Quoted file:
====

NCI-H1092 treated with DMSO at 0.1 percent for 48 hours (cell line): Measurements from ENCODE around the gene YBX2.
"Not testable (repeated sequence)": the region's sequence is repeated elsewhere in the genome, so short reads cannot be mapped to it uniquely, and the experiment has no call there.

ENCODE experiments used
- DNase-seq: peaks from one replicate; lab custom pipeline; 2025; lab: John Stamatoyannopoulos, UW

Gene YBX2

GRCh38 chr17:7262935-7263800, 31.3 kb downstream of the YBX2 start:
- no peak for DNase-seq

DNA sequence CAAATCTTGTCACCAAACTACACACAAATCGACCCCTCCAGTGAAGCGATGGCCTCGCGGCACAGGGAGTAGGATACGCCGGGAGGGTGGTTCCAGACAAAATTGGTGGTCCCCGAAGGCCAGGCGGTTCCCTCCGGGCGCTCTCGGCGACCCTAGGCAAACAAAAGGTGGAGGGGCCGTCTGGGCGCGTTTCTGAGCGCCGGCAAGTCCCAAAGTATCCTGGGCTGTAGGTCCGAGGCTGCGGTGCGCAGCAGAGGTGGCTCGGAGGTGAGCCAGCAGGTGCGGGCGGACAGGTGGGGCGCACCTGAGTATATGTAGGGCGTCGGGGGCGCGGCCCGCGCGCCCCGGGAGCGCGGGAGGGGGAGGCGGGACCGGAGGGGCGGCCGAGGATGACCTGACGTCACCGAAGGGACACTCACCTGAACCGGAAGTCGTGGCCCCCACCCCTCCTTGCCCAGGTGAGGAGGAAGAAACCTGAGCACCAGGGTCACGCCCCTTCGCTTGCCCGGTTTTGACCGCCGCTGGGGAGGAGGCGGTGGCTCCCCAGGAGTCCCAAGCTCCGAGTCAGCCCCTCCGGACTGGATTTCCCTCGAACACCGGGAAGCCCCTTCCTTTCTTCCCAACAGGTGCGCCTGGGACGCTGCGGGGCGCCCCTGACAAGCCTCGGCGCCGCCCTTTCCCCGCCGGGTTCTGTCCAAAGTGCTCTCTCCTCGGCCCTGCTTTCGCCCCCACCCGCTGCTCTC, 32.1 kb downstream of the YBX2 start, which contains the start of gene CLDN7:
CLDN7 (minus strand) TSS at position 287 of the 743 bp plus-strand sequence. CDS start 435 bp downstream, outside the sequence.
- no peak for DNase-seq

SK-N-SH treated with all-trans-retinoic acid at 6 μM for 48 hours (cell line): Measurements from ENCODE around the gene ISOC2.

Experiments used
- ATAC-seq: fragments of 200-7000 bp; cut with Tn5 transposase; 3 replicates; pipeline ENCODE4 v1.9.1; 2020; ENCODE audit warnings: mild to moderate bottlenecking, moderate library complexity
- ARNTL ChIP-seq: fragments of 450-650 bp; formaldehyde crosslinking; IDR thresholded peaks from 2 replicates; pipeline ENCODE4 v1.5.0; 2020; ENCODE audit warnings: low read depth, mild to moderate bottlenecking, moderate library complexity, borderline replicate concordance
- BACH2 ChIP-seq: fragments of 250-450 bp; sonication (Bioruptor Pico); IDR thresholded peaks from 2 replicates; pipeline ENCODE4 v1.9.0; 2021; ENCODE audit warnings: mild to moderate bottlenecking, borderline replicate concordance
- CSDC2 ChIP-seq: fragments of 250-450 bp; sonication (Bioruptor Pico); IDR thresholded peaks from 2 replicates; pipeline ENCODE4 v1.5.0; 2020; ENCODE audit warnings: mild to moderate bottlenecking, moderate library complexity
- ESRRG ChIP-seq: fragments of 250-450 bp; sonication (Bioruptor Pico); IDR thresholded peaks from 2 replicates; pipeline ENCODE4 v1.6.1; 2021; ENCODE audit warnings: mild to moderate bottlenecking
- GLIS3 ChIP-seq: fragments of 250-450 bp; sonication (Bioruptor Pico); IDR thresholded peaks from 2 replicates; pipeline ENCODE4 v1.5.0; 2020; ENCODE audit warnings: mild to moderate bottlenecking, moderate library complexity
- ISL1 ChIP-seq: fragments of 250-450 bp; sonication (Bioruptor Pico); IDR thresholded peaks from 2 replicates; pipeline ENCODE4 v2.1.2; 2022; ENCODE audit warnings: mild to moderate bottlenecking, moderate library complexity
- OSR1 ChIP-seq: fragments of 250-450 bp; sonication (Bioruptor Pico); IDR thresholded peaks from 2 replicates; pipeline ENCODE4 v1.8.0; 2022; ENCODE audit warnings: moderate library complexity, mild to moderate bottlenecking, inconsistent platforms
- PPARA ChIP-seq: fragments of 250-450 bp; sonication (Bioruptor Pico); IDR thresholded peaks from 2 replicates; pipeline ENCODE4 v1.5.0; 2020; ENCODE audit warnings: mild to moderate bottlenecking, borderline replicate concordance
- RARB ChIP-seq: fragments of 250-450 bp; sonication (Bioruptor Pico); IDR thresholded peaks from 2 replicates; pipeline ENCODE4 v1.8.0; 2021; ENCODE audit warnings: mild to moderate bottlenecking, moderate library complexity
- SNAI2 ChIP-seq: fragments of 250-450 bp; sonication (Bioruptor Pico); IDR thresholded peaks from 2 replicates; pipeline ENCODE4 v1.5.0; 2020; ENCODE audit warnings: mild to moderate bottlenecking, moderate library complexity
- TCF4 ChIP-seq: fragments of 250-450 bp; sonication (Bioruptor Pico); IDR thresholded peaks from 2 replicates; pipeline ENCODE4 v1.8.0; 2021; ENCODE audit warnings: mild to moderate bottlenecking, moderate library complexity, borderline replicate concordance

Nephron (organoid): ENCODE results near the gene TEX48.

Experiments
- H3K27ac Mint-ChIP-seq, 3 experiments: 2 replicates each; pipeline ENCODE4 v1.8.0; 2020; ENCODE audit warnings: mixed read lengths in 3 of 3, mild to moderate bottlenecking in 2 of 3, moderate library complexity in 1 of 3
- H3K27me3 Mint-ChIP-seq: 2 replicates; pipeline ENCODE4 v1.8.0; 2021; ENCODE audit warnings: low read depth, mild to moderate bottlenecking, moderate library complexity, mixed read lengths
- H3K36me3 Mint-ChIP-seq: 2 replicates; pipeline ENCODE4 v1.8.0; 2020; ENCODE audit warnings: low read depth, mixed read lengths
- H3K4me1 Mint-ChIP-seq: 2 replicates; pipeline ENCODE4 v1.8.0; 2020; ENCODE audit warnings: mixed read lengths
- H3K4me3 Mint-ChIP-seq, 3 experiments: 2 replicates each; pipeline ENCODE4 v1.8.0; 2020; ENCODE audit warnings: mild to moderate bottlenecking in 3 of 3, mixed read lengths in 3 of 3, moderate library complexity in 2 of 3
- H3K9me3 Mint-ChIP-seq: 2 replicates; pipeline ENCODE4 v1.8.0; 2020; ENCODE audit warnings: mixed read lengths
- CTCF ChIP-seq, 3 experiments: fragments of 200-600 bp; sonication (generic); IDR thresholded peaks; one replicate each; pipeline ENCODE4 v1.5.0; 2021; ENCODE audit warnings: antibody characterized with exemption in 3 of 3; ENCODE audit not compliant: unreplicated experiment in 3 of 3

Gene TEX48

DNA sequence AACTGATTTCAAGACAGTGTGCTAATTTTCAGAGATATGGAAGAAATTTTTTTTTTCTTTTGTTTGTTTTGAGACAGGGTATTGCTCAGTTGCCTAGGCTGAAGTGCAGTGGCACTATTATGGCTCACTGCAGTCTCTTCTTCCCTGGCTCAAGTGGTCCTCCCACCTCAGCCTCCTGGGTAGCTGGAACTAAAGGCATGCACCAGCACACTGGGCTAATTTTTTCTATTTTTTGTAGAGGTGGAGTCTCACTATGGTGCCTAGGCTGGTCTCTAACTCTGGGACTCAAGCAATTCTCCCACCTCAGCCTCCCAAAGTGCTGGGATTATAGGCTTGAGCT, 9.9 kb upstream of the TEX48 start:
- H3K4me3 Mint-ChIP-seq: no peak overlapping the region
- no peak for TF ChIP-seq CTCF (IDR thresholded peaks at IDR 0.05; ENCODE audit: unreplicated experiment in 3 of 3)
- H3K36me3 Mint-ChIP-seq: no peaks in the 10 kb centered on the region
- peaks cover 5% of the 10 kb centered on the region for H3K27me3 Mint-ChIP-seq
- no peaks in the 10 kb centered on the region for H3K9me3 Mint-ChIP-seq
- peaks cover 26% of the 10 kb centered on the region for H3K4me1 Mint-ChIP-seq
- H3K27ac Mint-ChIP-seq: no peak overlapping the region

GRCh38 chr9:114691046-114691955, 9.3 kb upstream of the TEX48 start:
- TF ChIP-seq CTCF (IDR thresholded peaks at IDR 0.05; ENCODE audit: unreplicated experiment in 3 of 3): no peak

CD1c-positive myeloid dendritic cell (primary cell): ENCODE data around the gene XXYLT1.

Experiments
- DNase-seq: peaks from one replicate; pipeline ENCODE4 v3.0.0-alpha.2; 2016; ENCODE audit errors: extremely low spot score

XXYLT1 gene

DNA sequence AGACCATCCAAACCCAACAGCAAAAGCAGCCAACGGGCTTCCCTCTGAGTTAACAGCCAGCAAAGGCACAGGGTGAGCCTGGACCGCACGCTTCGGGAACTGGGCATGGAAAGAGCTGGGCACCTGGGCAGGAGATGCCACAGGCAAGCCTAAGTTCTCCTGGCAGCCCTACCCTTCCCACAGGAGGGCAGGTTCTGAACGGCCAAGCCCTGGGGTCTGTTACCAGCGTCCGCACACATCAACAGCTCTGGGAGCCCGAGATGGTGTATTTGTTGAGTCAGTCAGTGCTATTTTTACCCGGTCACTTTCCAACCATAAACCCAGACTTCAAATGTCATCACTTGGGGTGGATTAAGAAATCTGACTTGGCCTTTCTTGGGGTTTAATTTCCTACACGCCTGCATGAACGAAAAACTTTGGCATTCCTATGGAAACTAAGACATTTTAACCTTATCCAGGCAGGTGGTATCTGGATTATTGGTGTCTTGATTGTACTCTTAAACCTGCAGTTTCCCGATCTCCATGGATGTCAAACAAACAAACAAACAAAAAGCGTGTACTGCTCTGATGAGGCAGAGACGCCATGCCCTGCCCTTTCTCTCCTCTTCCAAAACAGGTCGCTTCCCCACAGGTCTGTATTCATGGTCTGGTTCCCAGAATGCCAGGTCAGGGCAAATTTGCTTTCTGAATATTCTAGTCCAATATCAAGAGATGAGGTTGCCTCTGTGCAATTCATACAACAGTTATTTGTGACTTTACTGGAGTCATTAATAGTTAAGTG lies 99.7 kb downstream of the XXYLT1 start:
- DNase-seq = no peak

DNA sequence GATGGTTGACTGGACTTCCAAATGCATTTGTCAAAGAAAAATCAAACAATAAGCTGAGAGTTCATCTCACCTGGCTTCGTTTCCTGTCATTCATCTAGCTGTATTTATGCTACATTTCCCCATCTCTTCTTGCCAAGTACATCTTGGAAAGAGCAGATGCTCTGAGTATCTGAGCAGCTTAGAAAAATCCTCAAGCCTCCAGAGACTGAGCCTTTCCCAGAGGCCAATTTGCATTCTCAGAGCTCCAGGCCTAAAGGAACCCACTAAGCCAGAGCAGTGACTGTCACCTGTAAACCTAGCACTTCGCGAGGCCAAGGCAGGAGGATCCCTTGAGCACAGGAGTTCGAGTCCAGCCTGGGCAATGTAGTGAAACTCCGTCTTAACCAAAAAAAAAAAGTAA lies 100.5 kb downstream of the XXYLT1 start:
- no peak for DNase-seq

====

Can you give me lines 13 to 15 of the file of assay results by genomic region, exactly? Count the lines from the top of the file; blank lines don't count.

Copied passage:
- ATAC-seq: fragments of 200-7000 bp; cut with Tn5 transposase; 3 replicates; pipeline ENCODE4 v1.9.1; 2020; ENCODE audit warnings: mild to moderate bottlenecking, moderate library complexity
- ARNTL ChIP-seq: fragments of 450-650 bp; formaldehyde crosslinking; IDR thresholded peaks from 2 replicates; pipeline ENCODE4 v1.5.0; 2020; ENCODE audit warnings: low read depth, mild to moderate bottlenecking, moderate library complexity, borderline replicate concordance
- BACH2 ChIP-seq: fragments of 250-450 bp; sonication (Bioruptor Pico); IDR thresholded peaks from 2 replicates; pipeline ENCODE4 v1.9.0; 2021; ENCODE audit warnings: mild to moderate bottlenecking, borderline replicate concordance